The current rally in stocks is relatively simple to explain. Hedge funds and institutional managers believe the Europeans are on the verge of a significant debt crisis breakthrough. If that is the case, a twenty-seven month bearish drag on the market is about to be removed. If a twenty-seven month drag is about to be removed, it stands to reason stocks could continue to push higher in the coming months.
If you are looking for concrete proof of a shift toward "risk-on", the chart below of Spanish yields is an excellent place to start. Falling bond yields are indicative of an increasing confidence in Spain's ability to repay its creditors, which is the main concern in a debt crisis.
In the chart below, points A, B, and C clearly illustrate the market's number one concern over the past twenty-seven months… Europe. Notice how market peaks coincided with bad news from Europe. The reduction in fear, shown via boxes D and E, tells us the market's (NYSEARCA:SPY) number one burden seems to be getting lighter.
The European debt crisis moved to the top of the market's worry list on April 23, 2010 when Greek Prime Minister George Papandreou called for a eurozone-IMF rescue package following a steep rise in borrowing costs (see point A in chart above). Some better-than-expected economic data and QE2 pushed stocks toward point B in 2011, only to be derailed by a European commission report stating Greece's budget deficit was worse than expected. With the markets extremely vulnerable in late 2011, the European Central Bank stopped the bleeding with unlimited three-year loans for banks. The green box labeled D above shows the S&P 500 making a higher low relative to the 2010 low, which marked a turning point in the minds of investors. The European "derail theme" returned near point C when Spanish bond yields began to rise sharply. Talk of more intervention from the ECB allowed stocks to put in a much higher low above box E; higher lows illustrate decreasing concerns about Europe.
On the technical front, numerous European stock markets have a potentially bullish set-up known as an inverted head-and-shoulders pattern. In the chart of Spanish stocks (NYSEARCA:EWP) below, the small size of the right shoulder relative to the left shoulder shows a significant reduction in the fear of an implosion in Europe. Similar bullish set-ups are in place for German (NYSEARCA:EWG) and Italian stocks (NYSEARCA:EWI).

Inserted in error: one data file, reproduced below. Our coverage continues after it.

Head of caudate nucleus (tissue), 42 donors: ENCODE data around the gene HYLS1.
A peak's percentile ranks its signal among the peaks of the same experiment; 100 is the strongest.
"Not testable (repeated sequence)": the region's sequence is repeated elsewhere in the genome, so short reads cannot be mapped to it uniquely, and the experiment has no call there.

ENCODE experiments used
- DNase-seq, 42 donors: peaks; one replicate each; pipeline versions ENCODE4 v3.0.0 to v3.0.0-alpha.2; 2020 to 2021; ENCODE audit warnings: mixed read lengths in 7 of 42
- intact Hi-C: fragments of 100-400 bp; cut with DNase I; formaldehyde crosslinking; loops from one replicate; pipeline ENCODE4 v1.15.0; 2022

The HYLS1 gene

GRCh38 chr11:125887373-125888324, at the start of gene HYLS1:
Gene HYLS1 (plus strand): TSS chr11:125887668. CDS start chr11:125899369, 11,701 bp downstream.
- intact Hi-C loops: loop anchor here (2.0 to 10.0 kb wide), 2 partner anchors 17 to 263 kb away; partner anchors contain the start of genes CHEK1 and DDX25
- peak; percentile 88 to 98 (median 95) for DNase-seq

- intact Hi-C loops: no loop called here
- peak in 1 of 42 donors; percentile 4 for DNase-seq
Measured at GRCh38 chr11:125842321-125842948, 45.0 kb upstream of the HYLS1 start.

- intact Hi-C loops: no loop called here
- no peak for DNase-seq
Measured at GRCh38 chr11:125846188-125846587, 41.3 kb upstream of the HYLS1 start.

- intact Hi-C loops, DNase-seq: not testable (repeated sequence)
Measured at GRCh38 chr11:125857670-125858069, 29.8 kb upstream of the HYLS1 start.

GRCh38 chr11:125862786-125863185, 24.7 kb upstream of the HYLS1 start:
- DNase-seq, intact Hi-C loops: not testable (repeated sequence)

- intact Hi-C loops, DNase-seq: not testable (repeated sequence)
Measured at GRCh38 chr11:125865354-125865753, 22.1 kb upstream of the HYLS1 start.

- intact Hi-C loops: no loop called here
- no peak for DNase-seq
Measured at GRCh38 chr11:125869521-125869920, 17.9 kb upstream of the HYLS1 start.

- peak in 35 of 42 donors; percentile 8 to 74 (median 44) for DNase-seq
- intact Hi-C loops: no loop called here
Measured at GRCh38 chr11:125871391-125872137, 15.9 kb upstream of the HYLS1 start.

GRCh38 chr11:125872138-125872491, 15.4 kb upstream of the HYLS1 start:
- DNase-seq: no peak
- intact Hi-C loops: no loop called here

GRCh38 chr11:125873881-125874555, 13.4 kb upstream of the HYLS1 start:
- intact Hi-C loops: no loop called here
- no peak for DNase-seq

Bullish set-ups and signals similar to early melt-up periods in 2009, 2010, and 2011 are covered in the video below for the S&P 500 (00:50 mark), utilities (NYSEARCA:XLU) relative to stocks (01:30), NYSE Composite (03:15), stocks relative to bonds (06:01), tech stocks (NASDAQ:QQQ) relative to S&P 500 (07:37), RSP (08:57), (EWG) Germany (11:01), (EWP) Spain (11:01), (NYSEARCA:VEU) (12:38), NASDAQ (14:46), Dow (15:09), (IWM) small caps (15:29), (MDY) mid-caps (15:47), (XLB) materials (16:04), transportation stocks (16:34), (GLD) gold (17:06), (SLV) silver (17:42), (TBT) short bonds (17:51), and Russell 2000 (20:32).
After you click play, use the button in the lower-right corner of the video player to view in full-screen mode. Hit Esc to exit full-screen mode.
The major stock exchange in London also reflects increasing optimism about the ECB's bond market intervention plans.
As we noted on July 2, Germany's increasing acceptance of additional bond market intervention from the European Central Bank is a watershed moment in the twenty-seven month crisis. We have been open to better than expected outcomes since late May, and we continue to believe a "monster" rally could occur in the coming months. A few hurdles remain in Europe, which means a market pullback remains possible. As long as the ECB is making progress on the bond buying front and the charts point to favorable outcomes, we will remain positioned for a risk-on environment.